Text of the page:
Time seems to change its nature in prison. The present hardly exists, for there is an absence of feeling and sensation which might separate it from the dead past. Even news of the active, living and dying world outside has a certain dreamlike unreality, an immobility and an unchangeableness as that of the past. The outer objective time ceases to be, the inner and subjective sense remains, but at a lower level, except when thought pulls it out of the present and experiences a kind of reality in the past or in the future. We live, as Auguste Comte said, dead men’s lives, encased in our pasts, but this is especially so in prison where we try to find some sustenance for our starved and locked up emotions in memory of the past or fancies of the future.
There is a stillness and everlasting-ness about the past; it changes not and has a touch of eternity, like a painted picture or a statue in bronze or marble. Unaffected by the storms and upheavals of the present, it maintains its dignity and repose and tempts the troubled spirit and the tortured mind to seek shelter in its vaulted catacombs. There is peace there and security, and one may even sense a spiritual quality.
But it is not life, unless we can find the vital links between it and the present with all its conflicts and problems. It is a kind of art for art’s sake, without the passion and the urge to action which are the very stuff of life. Without that passion and urge, there is a gradual oozing out of hope and vitality, a settling down on lower levels of existence, a slow merging into nonexistence. We become prisoners of the past and some part of its immobility sticks to us.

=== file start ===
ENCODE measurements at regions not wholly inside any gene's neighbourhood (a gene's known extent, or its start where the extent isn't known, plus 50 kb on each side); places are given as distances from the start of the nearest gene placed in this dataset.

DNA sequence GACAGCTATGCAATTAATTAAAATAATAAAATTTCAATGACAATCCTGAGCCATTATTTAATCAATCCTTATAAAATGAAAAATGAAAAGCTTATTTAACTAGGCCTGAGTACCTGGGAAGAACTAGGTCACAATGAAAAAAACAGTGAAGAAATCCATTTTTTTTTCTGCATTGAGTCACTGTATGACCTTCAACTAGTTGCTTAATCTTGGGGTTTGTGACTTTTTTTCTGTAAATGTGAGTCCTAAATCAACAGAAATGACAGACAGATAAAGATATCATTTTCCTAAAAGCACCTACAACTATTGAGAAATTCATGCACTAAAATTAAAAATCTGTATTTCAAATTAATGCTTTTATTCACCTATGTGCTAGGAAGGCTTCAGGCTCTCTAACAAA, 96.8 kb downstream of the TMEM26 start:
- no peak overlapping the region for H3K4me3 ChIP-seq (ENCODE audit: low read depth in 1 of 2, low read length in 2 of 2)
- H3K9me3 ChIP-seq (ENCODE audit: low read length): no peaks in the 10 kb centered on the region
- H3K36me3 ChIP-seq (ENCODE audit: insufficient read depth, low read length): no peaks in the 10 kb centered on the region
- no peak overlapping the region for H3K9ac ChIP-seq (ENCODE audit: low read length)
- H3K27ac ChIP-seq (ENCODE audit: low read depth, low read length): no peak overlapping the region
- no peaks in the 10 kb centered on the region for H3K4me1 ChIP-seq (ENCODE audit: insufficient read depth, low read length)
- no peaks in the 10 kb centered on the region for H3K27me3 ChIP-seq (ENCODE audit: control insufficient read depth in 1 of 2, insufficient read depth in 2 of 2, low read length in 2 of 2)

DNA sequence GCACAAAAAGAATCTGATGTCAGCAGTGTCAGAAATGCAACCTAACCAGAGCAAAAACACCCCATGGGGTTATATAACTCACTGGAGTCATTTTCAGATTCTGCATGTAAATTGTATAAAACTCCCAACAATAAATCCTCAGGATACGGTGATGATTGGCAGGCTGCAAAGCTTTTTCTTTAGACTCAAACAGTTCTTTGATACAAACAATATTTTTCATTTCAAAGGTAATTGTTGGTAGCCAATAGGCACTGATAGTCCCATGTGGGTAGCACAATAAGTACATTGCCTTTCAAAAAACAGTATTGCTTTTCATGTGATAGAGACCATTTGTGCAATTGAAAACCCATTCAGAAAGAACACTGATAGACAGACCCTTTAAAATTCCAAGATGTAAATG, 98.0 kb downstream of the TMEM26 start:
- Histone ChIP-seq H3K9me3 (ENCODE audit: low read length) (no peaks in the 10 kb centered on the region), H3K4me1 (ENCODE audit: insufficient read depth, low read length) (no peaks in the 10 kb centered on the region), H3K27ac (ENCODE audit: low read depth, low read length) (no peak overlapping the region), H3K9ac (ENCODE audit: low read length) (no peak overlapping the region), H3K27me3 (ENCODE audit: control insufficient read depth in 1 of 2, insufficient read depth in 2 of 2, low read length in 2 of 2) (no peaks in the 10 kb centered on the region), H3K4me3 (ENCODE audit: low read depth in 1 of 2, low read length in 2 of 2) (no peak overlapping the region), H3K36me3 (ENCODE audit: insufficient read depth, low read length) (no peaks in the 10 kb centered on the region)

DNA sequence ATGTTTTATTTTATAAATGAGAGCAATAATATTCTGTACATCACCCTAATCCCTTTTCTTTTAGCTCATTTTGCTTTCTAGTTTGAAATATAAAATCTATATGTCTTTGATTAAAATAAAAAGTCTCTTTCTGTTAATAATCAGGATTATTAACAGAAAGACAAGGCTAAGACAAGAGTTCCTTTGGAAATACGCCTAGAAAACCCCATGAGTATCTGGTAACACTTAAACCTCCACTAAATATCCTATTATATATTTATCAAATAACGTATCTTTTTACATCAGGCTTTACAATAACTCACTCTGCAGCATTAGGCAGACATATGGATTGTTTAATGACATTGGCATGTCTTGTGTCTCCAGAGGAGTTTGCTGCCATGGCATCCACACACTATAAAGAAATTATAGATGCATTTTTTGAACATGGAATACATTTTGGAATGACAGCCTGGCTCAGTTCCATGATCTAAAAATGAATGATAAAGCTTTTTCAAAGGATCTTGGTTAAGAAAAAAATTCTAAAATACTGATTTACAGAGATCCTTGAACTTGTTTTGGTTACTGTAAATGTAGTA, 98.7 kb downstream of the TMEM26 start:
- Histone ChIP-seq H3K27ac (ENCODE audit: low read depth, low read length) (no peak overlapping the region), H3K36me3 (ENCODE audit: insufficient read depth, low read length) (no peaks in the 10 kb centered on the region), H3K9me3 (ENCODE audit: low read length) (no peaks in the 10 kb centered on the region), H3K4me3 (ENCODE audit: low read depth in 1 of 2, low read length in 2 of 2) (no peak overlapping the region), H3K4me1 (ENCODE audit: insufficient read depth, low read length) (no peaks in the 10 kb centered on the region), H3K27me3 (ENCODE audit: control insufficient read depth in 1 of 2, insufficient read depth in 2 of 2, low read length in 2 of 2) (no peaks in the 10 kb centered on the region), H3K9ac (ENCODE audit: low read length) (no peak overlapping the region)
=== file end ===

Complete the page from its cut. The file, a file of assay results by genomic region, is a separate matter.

This passage of the mind is all the easier in prison where action is denied and we become slaves to the routine of jail-life.
Yet the past is ever with us and all that we are and that we have comes from the past. We are its products and we live immersed in it. Not to understand it and feel it as something living within us is not to understand the present. To combine it with the present and extend it to the future, to break from it where it cannot be so united, to make of all this the pulsating and vibrating material for thought and action—that is life.
Any vital action springs from the depths of the being. All the long past of the individual and even of the race has prepared the background for that psychological moment of action. All the racial memories, influences of heredity and environment and training, subconscious urges, thoughts and dreams and actions from infancy and childhood onward, in their curious and tremendous mix-up, inevitably drive to that new action, which again becomes yet another factor influencing the future. Influencing the future, partly determining it, possibly even largely determining it, and yet, surely, it is not all determinism.
Aurobindo Ghose writes somewhere of the present as ‘the pure and virgin moment,’ that razor’s edge of time and existence which divides the past from the future, and is, and yet, instantaneously is not. The phrase is attractive and yet what does it mean? The virgin moment emerging from the veil of the future in all its naked purity, coming into contact with us, and immediately becoming the soiled and stale past. Is it we that soil it and violate it? Or is the moment not so virgin after all, for it is bound up with all the harlotry of the past?